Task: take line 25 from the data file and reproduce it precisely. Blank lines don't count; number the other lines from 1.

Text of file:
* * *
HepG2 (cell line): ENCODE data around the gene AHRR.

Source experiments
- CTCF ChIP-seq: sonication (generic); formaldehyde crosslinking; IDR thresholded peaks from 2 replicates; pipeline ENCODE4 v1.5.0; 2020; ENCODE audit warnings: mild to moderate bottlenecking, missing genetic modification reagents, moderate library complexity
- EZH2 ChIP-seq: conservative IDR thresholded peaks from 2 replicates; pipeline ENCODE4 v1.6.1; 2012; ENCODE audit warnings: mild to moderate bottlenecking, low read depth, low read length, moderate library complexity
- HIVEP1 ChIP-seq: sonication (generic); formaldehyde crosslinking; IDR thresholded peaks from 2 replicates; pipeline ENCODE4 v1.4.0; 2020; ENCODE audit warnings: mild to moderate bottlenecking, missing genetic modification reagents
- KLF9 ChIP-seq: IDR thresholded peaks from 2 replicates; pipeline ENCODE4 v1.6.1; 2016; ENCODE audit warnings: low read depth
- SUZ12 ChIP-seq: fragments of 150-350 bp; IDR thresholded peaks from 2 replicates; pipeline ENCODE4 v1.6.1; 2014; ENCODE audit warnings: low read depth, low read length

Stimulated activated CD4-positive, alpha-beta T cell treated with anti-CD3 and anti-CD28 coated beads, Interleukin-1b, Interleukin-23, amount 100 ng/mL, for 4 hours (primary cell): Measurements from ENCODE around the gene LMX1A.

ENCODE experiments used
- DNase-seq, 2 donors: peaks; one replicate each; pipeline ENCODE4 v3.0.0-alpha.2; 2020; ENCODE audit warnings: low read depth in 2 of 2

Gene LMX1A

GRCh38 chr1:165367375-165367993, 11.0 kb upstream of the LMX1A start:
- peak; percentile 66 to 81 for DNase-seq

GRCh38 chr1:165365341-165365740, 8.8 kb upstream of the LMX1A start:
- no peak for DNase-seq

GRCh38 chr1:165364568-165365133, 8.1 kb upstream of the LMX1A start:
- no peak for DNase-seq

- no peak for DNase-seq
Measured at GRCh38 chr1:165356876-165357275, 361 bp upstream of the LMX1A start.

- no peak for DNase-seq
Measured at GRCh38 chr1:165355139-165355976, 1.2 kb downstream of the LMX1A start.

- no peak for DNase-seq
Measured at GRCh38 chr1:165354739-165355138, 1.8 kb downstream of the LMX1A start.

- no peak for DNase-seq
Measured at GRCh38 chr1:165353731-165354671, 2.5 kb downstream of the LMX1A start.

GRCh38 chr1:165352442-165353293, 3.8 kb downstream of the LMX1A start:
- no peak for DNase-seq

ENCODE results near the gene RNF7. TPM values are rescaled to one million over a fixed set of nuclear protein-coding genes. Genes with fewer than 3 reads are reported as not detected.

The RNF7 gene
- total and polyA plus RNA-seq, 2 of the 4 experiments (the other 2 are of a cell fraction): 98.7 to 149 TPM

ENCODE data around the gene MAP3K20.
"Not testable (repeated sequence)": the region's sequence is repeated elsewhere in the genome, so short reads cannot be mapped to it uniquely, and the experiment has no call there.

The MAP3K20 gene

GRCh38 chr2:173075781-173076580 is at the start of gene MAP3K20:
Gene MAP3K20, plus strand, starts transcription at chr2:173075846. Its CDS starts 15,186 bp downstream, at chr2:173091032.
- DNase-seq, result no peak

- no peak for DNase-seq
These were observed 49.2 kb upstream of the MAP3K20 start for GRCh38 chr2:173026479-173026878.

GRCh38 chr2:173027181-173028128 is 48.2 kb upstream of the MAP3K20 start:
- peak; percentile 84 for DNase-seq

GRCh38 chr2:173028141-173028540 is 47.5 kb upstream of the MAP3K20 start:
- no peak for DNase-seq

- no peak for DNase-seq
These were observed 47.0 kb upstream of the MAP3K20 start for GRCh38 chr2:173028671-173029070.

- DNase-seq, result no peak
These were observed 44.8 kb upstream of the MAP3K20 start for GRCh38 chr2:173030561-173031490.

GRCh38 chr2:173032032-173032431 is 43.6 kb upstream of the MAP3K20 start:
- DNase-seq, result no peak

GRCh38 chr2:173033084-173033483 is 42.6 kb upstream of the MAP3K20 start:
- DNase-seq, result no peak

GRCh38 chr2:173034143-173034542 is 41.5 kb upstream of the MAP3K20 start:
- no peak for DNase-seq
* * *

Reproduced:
Measured at GRCh38 chr1:165353731-165354671, 2.5 kb downstream of the LMX1A start.